The number of past due home loans guaranteed by ""Freddie Mac"":http://www.freddiemac.com has fallen below the 4 percent threshold. The milestone is a sign that the performance of the[IMAGE]GSEs' loan portfolio is improving and loss mitigation efforts to turn defaults around are having an impact, considering Freddie endured a long three-year stretch of delinquency increases up until ""March of this year"":http://dsnews.comarticles/freddie-mac-reports-first-delinquency-decline-in-three-years-2010-05-04.
According to Freddie Mac's ""monthly summary report"":http://www.freddiemac.com/investors/volsum/pdf/0610mvs.pdf released Friday, the number of single-family mortgages at least three months past due or in foreclosure as of the end of June stood at 3.96 percent. That's down from 4.06 percent the month before and a high of 4.20 percent as recently as February.
Freddie noted in its explanation of the numbers that because the company includes loans in the trial period of the Home Affordable Modification Program (HAMP) as delinquent in its statistical reporting, this treatment results in a temporary rise in the delinquency rate until the modifications become effective and are removed from delinquent status.[COLUMN_BREAK]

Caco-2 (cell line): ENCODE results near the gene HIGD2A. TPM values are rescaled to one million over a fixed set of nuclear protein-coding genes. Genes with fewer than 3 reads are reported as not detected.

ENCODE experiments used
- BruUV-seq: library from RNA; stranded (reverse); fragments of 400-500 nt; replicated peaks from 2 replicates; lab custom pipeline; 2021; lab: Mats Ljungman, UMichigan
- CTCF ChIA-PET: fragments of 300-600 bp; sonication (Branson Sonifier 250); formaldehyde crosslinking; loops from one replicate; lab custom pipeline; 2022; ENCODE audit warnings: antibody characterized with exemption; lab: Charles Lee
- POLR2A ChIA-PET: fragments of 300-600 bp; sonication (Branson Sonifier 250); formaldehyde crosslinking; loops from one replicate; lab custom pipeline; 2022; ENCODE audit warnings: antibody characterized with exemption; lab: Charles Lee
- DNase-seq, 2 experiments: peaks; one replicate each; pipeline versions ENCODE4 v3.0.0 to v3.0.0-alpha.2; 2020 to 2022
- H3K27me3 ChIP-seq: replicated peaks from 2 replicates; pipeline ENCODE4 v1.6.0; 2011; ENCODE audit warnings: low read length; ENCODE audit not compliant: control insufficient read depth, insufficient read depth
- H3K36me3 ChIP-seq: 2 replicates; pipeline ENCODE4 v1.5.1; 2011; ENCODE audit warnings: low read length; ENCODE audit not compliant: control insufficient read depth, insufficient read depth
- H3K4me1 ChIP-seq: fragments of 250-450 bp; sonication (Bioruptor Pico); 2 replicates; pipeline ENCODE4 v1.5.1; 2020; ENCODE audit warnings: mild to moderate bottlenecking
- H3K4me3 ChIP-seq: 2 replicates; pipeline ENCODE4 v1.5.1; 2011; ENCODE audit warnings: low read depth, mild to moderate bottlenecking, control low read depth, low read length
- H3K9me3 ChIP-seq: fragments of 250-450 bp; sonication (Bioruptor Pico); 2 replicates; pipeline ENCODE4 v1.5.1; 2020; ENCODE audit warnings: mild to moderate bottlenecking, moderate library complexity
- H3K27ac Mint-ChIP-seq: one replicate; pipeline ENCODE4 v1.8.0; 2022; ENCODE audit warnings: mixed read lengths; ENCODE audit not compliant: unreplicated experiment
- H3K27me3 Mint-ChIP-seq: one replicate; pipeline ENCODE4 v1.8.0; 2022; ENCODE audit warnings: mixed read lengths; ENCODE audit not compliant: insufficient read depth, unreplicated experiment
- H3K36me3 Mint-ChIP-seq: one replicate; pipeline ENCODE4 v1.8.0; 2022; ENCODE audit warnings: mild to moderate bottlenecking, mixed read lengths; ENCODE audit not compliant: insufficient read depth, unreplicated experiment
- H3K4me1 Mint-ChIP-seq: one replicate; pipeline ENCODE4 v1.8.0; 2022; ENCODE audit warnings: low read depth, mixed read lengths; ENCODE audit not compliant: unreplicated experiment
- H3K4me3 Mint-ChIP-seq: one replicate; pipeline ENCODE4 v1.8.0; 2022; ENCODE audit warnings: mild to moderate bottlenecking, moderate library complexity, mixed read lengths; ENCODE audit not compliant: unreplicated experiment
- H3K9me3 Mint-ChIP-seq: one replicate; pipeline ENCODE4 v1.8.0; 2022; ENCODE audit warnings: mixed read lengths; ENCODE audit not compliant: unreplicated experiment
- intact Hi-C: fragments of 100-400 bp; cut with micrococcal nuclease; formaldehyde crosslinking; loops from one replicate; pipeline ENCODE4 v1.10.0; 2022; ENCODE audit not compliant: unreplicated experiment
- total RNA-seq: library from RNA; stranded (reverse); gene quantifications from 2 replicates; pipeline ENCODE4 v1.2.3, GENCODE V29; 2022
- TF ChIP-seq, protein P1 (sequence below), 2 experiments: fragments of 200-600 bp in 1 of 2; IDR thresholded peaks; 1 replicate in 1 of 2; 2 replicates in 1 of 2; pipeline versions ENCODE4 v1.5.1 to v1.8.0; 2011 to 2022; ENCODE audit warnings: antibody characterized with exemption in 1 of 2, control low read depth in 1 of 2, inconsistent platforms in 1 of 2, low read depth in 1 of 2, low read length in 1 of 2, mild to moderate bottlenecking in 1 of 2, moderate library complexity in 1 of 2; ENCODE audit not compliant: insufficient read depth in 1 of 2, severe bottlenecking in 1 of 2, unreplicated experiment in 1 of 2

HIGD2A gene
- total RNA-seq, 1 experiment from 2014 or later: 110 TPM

The GSEs' data show that 21,367 official loan modifications were completed on Freddie-owned mortgages in June. During the first six months of the year, servicers have permanently modified 93,568 distressed loans for the mortgage giant.
The volume of effective modifications impacts the GSE's reported delinquency rate, which is an indication that past due numbers will continue to improve as more borrowers complete their HAMP trials and either move into permanent mods or pursue other foreclosure alternatives.
Freddie's multifamily delinquency rate also dropped in June, sliding from 0.32 percent in May to 0.28 percent last month.
The company's total mortgage portfolio shrank at an annualized rate of 0.9 percent in June, ending the month with a balance of $2.22 trillion. Mortgage-related investments declined by an annual rate of 13.8 percent, or $8.6 billion, in June to $739.5 billion.
Freddie Mac spokesman Michael Cosgrove explained to _Reuters_, ""We have been in a low-growth mode in our retained portfolio for much of this year, with most of the growth in portfolio related to purchase of seriously delinquent loans from pools backing our PC securities.""
Both GSEs announced in February that they would buy back all home loans from investors that were at least 120-days past due in order to reduce capital expenditures. Freddie Mac has repurchased approximately $73 billion in seriously past due mortgages from securities pools.